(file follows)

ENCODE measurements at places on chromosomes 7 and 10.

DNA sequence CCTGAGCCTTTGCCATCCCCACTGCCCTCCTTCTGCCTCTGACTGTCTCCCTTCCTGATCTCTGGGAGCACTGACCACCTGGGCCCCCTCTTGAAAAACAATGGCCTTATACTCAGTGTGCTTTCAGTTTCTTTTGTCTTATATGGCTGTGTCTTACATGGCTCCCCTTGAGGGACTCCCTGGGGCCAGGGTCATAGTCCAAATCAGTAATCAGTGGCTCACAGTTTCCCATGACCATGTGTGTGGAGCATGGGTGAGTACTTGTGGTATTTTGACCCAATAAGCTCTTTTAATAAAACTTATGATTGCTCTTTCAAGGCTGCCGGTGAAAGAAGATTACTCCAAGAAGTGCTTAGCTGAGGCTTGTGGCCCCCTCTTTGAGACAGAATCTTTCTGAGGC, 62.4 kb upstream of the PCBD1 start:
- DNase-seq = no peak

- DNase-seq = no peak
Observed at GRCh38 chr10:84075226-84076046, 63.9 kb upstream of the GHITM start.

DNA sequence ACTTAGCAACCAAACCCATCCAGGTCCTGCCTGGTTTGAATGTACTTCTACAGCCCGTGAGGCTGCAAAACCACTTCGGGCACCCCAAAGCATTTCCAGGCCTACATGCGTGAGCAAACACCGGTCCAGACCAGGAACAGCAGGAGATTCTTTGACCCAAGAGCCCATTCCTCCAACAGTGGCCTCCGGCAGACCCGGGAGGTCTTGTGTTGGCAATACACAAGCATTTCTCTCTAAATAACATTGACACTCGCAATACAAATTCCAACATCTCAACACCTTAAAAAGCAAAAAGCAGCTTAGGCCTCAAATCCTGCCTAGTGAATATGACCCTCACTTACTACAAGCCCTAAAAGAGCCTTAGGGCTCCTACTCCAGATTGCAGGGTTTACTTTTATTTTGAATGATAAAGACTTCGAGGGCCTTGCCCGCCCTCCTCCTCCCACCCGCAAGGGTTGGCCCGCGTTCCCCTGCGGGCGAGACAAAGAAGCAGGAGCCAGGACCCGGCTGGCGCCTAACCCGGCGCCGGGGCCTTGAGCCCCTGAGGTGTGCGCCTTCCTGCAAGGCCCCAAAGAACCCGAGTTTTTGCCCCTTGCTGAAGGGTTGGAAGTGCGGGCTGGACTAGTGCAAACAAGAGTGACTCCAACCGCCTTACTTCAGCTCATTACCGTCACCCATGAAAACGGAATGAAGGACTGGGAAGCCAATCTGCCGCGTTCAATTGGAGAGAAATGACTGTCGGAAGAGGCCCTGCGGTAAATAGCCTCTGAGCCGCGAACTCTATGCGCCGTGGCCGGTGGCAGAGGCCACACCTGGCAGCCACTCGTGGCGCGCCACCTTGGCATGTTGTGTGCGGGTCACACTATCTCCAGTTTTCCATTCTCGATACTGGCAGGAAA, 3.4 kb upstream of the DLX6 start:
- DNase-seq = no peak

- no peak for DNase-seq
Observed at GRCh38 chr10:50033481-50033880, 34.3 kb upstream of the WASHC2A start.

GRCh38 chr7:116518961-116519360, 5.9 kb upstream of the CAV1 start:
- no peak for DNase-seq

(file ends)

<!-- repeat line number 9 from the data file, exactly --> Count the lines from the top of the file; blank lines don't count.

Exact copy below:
Observed at GRCh38 chr10:50033481-50033880, 34.3 kb upstream of the WASHC2A start.